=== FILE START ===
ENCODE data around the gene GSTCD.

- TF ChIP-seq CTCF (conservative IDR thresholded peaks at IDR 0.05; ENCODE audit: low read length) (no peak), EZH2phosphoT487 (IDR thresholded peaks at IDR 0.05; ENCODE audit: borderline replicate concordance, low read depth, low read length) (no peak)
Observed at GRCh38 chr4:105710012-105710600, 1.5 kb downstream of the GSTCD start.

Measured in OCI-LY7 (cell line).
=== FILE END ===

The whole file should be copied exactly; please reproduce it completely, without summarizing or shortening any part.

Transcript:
ENCODE data around the gene GSTCD.

- TF ChIP-seq CTCF (conservative IDR thresholded peaks at IDR 0.05; ENCODE audit: low read length) (no peak), EZH2phosphoT487 (IDR thresholded peaks at IDR 0.05; ENCODE audit: borderline replicate concordance, low read depth, low read length) (no peak)
Observed at GRCh38 chr4:105710012-105710600, 1.5 kb downstream of the GSTCD start.

Measured in OCI-LY7 (cell line).